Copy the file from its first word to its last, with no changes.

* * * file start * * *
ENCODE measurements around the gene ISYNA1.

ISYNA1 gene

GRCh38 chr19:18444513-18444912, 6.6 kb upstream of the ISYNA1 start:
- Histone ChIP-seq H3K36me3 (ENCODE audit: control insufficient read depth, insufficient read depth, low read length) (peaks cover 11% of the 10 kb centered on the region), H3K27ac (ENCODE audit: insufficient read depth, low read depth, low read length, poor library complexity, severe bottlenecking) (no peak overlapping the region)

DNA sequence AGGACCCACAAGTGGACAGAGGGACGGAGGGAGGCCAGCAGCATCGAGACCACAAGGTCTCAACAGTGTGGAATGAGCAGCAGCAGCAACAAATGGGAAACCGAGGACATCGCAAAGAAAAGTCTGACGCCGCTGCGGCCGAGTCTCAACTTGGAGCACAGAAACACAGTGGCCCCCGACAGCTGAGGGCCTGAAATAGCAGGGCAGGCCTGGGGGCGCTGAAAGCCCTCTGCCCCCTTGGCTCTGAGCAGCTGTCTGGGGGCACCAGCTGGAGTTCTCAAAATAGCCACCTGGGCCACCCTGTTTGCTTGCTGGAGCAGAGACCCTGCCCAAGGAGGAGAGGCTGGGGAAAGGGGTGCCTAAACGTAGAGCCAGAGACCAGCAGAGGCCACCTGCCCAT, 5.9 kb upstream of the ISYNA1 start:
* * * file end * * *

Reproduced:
ENCODE measurements around the gene ISYNA1.

ISYNA1 gene

GRCh38 chr19:18444513-18444912, 6.6 kb upstream of the ISYNA1 start:
- Histone ChIP-seq H3K36me3 (ENCODE audit: control insufficient read depth, insufficient read depth, low read length) (peaks cover 11% of the 10 kb centered on the region), H3K27ac (ENCODE audit: insufficient read depth, low read depth, low read length, poor library complexity, severe bottlenecking) (no peak overlapping the region)

DNA sequence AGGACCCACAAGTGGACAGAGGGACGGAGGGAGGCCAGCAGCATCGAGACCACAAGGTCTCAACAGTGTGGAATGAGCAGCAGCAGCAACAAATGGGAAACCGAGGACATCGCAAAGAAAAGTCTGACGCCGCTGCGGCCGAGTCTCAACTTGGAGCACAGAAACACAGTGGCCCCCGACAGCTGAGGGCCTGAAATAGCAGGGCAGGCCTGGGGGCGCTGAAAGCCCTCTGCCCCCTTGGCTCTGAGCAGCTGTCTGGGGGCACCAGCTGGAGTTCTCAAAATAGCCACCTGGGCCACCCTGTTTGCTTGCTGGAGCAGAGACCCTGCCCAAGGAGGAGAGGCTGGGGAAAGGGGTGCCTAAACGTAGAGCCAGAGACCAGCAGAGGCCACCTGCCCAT, 5.9 kb upstream of the ISYNA1 start: